Anthony Pryer
BBC Music Magazine
October 2016

The Tallis Scholars have for some years now been recording the masses of the great early Renaissance composer Josquin des Prez (d1521), and this brings their tally to 12 with a few more to go. Neither work here, both based on chanson tunes, is absolutely securely by Josquin, but still this is glorious music.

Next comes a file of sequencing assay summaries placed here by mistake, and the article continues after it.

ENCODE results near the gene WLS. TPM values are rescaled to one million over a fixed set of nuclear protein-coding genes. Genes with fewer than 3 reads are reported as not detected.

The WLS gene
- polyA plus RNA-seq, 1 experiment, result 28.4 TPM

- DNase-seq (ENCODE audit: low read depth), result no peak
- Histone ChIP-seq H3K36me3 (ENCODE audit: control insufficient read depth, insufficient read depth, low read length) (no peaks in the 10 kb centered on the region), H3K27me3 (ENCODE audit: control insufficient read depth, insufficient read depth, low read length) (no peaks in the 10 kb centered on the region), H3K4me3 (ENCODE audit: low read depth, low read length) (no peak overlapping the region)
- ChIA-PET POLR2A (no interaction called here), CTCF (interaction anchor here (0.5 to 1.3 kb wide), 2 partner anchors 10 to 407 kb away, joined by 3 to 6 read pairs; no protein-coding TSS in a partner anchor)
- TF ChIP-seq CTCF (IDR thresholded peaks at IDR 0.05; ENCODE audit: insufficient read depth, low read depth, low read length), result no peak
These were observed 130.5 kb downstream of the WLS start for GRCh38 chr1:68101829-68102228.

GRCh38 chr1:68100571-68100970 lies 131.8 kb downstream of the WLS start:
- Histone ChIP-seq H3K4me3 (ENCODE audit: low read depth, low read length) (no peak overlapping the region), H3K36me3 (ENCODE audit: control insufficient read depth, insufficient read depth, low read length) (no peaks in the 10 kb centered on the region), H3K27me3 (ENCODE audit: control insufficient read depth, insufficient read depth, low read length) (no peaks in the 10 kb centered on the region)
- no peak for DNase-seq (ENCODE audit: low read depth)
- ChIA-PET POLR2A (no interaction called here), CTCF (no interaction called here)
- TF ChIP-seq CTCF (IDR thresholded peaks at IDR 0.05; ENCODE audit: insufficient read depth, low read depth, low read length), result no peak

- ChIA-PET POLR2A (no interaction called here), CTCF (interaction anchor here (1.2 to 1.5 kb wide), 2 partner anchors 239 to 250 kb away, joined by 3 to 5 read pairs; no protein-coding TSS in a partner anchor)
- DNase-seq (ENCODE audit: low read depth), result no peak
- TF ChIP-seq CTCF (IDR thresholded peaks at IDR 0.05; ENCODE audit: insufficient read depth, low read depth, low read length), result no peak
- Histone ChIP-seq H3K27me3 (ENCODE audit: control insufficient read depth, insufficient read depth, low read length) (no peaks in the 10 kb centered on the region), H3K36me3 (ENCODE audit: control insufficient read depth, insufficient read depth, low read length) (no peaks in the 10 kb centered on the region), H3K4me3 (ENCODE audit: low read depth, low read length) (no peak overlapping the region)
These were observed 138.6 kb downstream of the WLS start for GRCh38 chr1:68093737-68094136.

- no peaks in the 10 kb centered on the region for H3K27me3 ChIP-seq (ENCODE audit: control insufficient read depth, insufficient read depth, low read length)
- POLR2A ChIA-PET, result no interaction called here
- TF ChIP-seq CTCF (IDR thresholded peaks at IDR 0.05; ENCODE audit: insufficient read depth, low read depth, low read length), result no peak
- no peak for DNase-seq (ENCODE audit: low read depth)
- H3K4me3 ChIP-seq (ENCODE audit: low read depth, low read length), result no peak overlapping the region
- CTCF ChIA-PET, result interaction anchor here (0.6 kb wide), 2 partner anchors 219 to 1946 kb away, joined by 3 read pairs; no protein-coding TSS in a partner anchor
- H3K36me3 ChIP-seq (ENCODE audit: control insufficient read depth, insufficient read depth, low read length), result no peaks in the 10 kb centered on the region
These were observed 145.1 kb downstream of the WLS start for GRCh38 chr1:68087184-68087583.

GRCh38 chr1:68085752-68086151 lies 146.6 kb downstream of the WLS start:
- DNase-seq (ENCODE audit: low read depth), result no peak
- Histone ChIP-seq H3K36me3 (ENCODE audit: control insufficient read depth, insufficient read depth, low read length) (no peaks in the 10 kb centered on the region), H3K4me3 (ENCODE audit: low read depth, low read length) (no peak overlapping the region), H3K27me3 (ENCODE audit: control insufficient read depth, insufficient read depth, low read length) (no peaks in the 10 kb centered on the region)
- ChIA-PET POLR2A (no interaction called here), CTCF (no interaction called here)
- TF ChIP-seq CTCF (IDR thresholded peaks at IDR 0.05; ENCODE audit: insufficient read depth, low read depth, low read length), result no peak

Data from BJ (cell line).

The Di Dadi Mass (the title refers to the faces of a dice, the different numbers of which dictate the speed of the underlying tune) is performed here in a subdued but fluent manner. The small choir of eight voices (females on the top line) is nicely controlled, so that the moments of exultation—the Amen at the end of the Credo, the Hosanna of the Sanctus—have a real impact. At 36 minutes overall the speed of the Mass is a little slow which leads to a slight loss of momentum in the Credo, compared with the vigorous recording by The Medieval Ensemble of London on L'Oiseau Lyre (30 minutes). The Missa Une mousse de Biscaye is based on a song about a lass from Biscaye in the Basque country. Its fantasia-like runs in the 'Qui tollis' section of the Gloria display the pliancy of this group of singers, and dramatic flair at 'Et resurrexit' in the Credo.